Skate park does not have any permission

Peter Chandler's sons and daughter, Steven Chandler, Julie Parsons and Andrew Chandler, are running the Warehouse Leyland.
Peter Chandler's sons and daughter, Steven Chandler, Julie Parsons and Andrew Chandler, are running the Warehouse Leyland.

The owner of Leyland’s new indoor skate park is preparing to fork out thousands of pounds to sound-proof the popular venue.

Peter Chandler opened The Warehouse Leyland in Talbot Road just six weeks ago, and already has 1,000 people signed up for membership.

But when South Ribble Council received a noise complaint from a nearby neighbour, it discovered Mr Chandler didn’t actually have the right planning permission to use his warehouse for leisure facilities in the first place.

Now, he’s been ordered to submit a retrospective planning application, and slash his hours so that there is no noise coming from the site in the evenings.

He said: “I’m losing a lot of money now because we rely on being open in the evenings to attract our adult customers, who work during the daytime.

“Now the kids are back at school as well, we’re really starting to struggle, so we’re desperate to get our original opening hours back.”

Mr Chandler said he approached the council before he started work on the building, which he invested £100,000 into for skate board and BMX enthusiasts to have somewhere to enjoy their hobbies in Leyland.

“I was told I didn’t need to submit a planning application because there’s a dance school as part of the Talbot Road unit which already has the leisure use permission,” he said.

“I was told we already had the necessary permission from that, but when the council started looking through the documents after this noise complaint, they discovered that my part of the industrial unit doesn’t have the permission, so I’ve had to submit a retrospective application.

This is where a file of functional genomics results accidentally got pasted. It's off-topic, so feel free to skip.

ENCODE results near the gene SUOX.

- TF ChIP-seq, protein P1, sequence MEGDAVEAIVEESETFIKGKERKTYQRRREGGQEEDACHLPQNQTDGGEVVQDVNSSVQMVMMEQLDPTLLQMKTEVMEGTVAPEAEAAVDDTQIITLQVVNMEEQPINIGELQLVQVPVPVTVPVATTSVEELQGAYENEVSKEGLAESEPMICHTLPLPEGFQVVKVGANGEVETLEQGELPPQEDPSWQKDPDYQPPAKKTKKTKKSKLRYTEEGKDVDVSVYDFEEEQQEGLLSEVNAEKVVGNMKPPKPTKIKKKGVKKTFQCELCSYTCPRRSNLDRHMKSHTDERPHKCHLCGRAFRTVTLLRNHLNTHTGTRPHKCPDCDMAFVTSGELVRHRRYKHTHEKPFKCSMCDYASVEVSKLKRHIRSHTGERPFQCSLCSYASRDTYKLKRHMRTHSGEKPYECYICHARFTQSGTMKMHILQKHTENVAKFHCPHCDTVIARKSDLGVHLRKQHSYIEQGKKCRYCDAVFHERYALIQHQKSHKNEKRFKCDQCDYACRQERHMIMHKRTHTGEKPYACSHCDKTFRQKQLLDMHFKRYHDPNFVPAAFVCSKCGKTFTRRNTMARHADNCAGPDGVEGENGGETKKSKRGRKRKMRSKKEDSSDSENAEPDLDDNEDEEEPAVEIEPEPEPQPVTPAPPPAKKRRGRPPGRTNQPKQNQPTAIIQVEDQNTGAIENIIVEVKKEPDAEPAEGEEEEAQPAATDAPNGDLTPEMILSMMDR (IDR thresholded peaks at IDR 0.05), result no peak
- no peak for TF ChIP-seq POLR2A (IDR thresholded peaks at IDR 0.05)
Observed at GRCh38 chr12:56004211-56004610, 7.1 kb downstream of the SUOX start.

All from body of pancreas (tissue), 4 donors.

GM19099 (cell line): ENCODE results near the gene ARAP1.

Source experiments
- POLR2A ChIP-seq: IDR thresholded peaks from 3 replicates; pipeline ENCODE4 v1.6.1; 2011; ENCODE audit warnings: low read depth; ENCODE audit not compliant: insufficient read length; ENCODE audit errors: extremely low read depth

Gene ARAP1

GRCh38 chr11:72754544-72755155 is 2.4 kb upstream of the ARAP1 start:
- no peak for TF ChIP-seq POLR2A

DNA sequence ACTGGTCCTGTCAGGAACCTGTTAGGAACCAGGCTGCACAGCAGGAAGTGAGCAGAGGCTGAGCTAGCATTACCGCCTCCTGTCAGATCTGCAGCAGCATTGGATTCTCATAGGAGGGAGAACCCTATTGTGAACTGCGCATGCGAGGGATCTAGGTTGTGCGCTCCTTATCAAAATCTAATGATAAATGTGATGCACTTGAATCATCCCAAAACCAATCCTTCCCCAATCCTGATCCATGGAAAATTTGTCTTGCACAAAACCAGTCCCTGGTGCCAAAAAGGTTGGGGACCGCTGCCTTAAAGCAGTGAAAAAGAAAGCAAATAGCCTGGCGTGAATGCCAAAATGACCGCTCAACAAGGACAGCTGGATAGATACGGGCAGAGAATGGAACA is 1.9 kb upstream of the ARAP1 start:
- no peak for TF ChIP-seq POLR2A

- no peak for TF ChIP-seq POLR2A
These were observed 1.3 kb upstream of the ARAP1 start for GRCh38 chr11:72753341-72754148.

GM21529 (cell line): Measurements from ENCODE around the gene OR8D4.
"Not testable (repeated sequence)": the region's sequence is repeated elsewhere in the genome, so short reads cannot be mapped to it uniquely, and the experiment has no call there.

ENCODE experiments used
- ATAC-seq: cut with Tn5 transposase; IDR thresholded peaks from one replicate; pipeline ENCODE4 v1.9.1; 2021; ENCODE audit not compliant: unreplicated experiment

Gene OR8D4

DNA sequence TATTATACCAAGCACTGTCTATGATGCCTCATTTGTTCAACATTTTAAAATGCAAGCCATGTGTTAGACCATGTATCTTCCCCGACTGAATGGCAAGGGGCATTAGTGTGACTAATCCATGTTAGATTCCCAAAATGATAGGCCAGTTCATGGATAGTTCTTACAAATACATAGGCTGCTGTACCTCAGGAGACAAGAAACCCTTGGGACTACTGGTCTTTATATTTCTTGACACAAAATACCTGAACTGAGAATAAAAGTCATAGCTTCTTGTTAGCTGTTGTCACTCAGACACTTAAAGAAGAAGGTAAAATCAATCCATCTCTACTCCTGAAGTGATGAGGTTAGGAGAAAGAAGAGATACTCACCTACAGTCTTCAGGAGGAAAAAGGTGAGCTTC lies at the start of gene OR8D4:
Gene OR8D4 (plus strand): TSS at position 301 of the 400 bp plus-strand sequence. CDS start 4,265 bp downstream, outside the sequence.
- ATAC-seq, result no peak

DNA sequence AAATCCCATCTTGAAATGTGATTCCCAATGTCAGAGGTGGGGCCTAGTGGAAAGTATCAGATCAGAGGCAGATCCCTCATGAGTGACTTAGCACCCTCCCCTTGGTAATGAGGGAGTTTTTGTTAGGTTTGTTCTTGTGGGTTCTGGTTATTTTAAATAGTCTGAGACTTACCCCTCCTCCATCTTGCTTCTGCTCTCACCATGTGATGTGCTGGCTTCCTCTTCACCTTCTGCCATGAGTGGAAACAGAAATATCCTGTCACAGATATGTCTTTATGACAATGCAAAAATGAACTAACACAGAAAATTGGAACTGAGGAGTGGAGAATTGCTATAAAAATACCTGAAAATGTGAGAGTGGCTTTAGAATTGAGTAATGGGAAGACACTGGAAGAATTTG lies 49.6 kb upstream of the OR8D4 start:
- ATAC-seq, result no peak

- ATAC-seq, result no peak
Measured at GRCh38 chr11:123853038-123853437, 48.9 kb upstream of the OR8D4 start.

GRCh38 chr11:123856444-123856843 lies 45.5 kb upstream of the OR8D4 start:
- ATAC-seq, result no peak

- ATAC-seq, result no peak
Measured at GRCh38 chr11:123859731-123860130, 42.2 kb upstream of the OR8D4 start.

“I’ve also paid £1,600 for a noise survey as part of the process, so I hope this all pays off.

“The application is for the whole facility, and includes the original opening hours. If we get approval, it means we can go back to opening in the evenings, which is what we really want.”

He is now looking to sound-proof the venue to increase his chances of getting permission for the skate park to stay open.

If the retrospective plan is turned down, he may have to close altogether.

“We’re not getting enough money to pay staff wages at the moment,” he admitted. “My two sons and daughter are running it, so we’re really hoping this works out for us in the end.

“I thought the council was really on board with this. I was even invited to speak to members of the public about the scheme at the last ‘My Neighbourhood Forum’ meeting which the council held.

“I know the council has to do something now this has come to light, but I didn’t think one complaint could have such a drastic effect.”

The council has now confirmed that there have been ‘several’ complaints from nearby residents about noise.

Coun Jon Hesketh, Chair of South Ribble Council’s planning committee, said: “The council has received a retrospective planning application for the skateboard park at Units 7 and 25 on Talbot Road Industrial Centre and we are working with the applicant to resolve a number of issues.

“We have asked for a noise assessment of the building and we will be discussing the findings with the applicant.

“We wrote to Mr Chandler in March this year saying he would need to apply for planning permission to change the use of Unit 25 to an indoor skateboard park.

“However, since then there seems to have been some uncertainty over the exact unit he planned to use.

“We recognise the skate park is very popular with young people, but as with any planning application, our priority is to ensure we carefully consider the proposals and any comments received to make a balanced decision.”

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